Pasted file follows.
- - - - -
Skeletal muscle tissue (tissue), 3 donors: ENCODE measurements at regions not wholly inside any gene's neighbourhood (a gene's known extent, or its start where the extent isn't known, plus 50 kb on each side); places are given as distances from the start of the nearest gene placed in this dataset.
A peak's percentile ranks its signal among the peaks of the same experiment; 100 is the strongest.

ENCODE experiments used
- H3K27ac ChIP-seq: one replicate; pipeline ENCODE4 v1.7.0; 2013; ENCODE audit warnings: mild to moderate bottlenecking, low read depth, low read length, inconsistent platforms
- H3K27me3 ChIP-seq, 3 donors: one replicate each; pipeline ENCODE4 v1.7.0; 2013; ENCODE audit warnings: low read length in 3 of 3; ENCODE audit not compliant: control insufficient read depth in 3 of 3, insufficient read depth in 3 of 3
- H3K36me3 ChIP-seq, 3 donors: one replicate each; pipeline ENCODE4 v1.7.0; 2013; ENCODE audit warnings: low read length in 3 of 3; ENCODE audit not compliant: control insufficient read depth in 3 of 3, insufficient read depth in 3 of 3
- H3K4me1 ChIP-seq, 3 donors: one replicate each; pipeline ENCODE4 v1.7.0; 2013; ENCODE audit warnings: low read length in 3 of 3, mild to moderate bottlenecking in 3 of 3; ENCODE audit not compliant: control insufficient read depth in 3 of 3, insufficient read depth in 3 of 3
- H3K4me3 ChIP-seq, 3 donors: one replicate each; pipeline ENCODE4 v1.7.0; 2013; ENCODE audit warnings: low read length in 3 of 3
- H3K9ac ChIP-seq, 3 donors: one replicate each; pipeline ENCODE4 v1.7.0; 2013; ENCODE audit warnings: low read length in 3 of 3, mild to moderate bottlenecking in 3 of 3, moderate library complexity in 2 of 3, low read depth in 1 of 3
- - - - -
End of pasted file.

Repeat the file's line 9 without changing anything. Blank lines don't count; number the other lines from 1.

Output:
- H3K9ac ChIP-seq, 3 donors: one replicate each; pipeline ENCODE4 v1.7.0; 2013; ENCODE audit warnings: low read length in 3 of 3, mild to moderate bottlenecking in 3 of 3, moderate library complexity in 2 of 3, low read depth in 1 of 3